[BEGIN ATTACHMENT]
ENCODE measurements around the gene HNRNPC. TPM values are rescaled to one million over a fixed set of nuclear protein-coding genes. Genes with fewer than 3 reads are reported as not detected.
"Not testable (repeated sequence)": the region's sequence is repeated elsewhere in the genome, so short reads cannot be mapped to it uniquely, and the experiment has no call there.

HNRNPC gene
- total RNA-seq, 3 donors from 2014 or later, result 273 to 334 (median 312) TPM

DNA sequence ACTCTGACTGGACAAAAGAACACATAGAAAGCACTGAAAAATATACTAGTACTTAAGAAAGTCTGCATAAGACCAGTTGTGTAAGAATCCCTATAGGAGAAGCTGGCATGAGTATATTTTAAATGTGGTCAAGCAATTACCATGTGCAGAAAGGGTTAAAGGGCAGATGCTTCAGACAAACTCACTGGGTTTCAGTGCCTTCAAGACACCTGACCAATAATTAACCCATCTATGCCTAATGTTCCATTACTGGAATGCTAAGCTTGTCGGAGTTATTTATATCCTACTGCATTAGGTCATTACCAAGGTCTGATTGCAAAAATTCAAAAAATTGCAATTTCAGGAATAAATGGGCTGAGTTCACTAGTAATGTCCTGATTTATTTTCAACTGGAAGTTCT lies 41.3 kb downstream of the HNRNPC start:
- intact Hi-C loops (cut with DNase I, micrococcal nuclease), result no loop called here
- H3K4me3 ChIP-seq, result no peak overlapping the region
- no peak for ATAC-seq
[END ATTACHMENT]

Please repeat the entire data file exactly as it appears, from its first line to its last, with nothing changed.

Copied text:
ENCODE measurements around the gene HNRNPC. TPM values are rescaled to one million over a fixed set of nuclear protein-coding genes. Genes with fewer than 3 reads are reported as not detected.
"Not testable (repeated sequence)": the region's sequence is repeated elsewhere in the genome, so short reads cannot be mapped to it uniquely, and the experiment has no call there.

HNRNPC gene
- total RNA-seq, 3 donors from 2014 or later, result 273 to 334 (median 312) TPM

DNA sequence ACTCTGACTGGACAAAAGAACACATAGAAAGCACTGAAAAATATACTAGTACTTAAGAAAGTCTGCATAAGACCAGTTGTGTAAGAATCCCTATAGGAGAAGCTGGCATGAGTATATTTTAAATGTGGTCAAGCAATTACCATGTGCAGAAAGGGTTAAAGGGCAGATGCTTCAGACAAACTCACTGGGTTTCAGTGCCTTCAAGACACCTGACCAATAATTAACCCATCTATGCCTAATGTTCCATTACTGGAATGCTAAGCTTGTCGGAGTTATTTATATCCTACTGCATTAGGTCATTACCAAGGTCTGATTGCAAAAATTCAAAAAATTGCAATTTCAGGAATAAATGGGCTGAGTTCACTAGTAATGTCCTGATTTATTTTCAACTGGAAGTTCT lies 41.3 kb downstream of the HNRNPC start:
- intact Hi-C loops (cut with DNase I, micrococcal nuclease), result no loop called here
- H3K4me3 ChIP-seq, result no peak overlapping the region
- no peak for ATAC-seq